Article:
A fair draft

On Thursday, hundreds of haredim took to the streets in Jerusalem to protest the halt to government subsidies of yeshivas harboring draft dodgers.

Haredi protest IDF, Jerusalem, February 6, 2014 (photo credit: MARC ISRAEL SELLEM)
Haredi protest IDF, Jerusalem, February 6, 2014
(photo credit: MARC ISRAEL SELLEM)
Just one day after the High Court of Justice issued an interim injunction against the state prohibiting it from transferring money to yeshivot for approximately 3,000 students of mandatory military draft age, Finance Minister Yair Lapid honored the court’s decision and stopped the monthly flow of cash.
Needless to say, ultra-Orthodox leaders and lawmakers were incensed. MK Moshe Gafni (United Torah Judaism) called the High Court a “bully” and vowed that the haredi community would “wage a war against it until it becomes illegitimate.” Shas’s official response was that the court’s decision on Tuesday “contributes to the deepening divide and rift in Israeli society, and to the haredi public’s feeling that they are under attack by the media, legislators and judiciary.”
On Thursday, hundreds of haredim took to the streets in Jerusalem. Their shouts could be heard at the editorial offices of The Jerusalem Post, located on the sixth floor of the Jerusalem Capital Studios building adjacent to the IDF Induction Center.
MK Ayelet Shaked (Bayit Yehudi), who heads a Knesset committee tasked with revising the military draft law, said the court should have waited with its decision since her committee is on the cusp of finishing its work and presenting the bill.
We believe, however, that some of the criticism directed against the High Court is simply misguided while some is unmitigated chutzpah. For years the state has dragged its feet and has failed to gradually put an end to an intolerable and unfair situation in which able-bodied 18-year-old haredim men are permitted to postpone indefinitely their military service while their secular brethren are forced to give up three years of their lives – often risking their lives in the process – to defend the State of Israel. For some time now, haredi young men have made up more than half of the 25 percent who do not enlist in the IDF every year. And due to higher natural growth rates among haredim, their relative size among the draft-dodgers grows from year to year.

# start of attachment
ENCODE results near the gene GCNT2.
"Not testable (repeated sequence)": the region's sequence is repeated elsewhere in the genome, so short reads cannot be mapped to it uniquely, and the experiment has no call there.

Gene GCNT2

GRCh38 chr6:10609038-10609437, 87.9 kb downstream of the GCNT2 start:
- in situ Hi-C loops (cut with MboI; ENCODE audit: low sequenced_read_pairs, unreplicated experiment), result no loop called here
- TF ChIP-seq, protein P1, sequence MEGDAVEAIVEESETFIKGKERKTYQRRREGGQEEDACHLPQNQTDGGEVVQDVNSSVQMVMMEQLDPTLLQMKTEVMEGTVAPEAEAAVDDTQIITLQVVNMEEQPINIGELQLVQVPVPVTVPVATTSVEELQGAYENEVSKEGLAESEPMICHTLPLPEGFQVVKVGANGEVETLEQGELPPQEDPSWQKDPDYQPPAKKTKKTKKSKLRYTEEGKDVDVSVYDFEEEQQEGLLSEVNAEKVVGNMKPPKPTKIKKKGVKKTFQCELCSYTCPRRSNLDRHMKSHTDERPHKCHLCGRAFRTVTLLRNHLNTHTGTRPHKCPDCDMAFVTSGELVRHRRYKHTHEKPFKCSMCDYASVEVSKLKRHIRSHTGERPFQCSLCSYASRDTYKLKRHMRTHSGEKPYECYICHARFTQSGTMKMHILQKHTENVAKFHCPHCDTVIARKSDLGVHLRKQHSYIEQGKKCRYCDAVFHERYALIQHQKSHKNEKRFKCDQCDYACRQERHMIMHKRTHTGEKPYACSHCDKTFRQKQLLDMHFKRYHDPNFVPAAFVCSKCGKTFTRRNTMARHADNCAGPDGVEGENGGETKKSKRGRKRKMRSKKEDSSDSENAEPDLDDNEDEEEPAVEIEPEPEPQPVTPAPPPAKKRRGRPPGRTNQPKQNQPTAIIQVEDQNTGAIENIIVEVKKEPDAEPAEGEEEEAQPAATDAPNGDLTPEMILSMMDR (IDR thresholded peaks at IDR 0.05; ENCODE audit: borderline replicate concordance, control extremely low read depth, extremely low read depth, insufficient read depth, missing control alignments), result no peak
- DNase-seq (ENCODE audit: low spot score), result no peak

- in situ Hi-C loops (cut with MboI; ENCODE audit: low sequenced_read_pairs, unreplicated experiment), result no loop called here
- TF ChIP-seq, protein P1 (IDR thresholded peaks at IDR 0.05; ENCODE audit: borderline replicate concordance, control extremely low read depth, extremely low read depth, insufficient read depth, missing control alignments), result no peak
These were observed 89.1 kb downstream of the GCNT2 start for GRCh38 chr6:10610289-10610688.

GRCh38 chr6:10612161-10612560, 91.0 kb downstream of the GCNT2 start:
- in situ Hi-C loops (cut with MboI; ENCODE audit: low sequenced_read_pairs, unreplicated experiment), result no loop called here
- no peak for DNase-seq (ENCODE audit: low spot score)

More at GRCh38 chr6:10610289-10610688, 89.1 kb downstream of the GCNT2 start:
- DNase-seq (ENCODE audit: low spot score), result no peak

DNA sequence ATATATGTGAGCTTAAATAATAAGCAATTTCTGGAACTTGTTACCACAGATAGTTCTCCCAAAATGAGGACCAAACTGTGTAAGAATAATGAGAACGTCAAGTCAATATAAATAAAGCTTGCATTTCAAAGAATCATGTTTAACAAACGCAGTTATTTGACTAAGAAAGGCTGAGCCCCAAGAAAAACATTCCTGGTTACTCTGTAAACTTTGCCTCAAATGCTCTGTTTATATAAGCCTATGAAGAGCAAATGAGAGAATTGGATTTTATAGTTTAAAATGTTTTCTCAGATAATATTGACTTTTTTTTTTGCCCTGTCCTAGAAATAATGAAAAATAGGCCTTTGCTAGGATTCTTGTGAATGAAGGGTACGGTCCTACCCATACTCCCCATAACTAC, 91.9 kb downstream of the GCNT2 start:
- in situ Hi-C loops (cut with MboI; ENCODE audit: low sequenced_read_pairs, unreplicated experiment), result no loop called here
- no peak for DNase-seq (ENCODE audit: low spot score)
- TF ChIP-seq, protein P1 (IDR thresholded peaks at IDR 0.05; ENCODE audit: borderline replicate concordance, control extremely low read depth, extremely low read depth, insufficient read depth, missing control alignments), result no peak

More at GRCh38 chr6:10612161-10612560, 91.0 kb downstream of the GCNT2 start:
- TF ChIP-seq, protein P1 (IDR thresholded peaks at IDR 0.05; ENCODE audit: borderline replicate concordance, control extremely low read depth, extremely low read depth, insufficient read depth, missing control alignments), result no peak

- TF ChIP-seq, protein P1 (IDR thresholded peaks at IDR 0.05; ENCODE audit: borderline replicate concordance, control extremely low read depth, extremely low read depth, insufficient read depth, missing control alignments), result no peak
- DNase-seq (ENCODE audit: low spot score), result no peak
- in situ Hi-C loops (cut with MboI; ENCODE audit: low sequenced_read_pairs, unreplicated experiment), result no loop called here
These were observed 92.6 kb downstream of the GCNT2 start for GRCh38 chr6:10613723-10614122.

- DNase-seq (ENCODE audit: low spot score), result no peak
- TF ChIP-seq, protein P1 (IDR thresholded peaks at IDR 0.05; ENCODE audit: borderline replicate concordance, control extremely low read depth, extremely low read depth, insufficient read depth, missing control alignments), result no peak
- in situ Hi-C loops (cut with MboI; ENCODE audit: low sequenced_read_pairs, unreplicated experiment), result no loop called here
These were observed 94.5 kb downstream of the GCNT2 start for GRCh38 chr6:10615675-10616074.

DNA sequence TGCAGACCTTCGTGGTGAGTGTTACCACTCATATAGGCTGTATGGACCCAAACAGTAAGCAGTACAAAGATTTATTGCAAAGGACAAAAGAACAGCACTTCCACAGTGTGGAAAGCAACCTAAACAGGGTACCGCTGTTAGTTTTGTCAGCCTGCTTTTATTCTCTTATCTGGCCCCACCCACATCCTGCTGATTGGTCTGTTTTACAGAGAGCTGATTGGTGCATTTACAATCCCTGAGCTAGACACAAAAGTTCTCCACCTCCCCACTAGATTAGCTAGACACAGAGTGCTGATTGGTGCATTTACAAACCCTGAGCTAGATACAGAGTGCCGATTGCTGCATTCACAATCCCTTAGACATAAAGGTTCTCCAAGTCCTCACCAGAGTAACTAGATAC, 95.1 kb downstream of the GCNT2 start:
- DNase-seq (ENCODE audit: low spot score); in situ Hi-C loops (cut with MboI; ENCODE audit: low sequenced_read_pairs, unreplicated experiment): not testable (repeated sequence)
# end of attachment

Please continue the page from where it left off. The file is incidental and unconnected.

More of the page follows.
If not for the High Court’s decision back in July 2012 that the “Tal Law,” which allowed this intolerable situation to continue, was unlawful because it undermined the most fundamental criteria of equality, the wholesale disregard for the law and for basic decency would have continued.
But even after this decision, lawmakers have continued to drag their feet. In July 2013, the Peri Committee, headed by Science, Technology and Space Minister Yaakov Peri (Yesh Atid), made sweeping concessions and enshrined them in a bill. Some of these concessions included exempting altogether about 54,000 haredi men who were aged 22 or older and allowing those who were younger to postpone service until the age of 21. The IDF promised to accommodate the religious demands of the haredi men who are drafted. This was done out of the understanding that an aggressive crackdown would trigger an extremist reaction and be used by the haredi leadership to rally together a growingly diverse and independent-minded ultra-Orthodox population.
But these concessions were not enough for the haredi leadership. Peri had insisted – and continues to insist – that criminal sanctions be imposed on haredi draft-dodgers – even in another year or two when the program is fully implemented. If not, he rightly argued, the entire initiative to get more – though far from all – military-age haredi youths into the IDF would lose all substance. Nor would the proposal be in line with the principle of equality before the law. Why, after all, should a secular Israeli who dodges the draft be prosecuted as a criminal but not a haredi draft-dodger? While it is wise to avoid as much as possible a direct confrontation with the haredi community and its leaders – who will exploit the issue to perpetuate separatist tendencies and their control over this population – the government has an obligation to its constituents and to the principle of equality before the law.
The High Court’s decision to halt the transfer of taxpayers’ money to young men who should be in the IDF serving their country is a signal to our lawmakers that the status quo cannot and must not continue.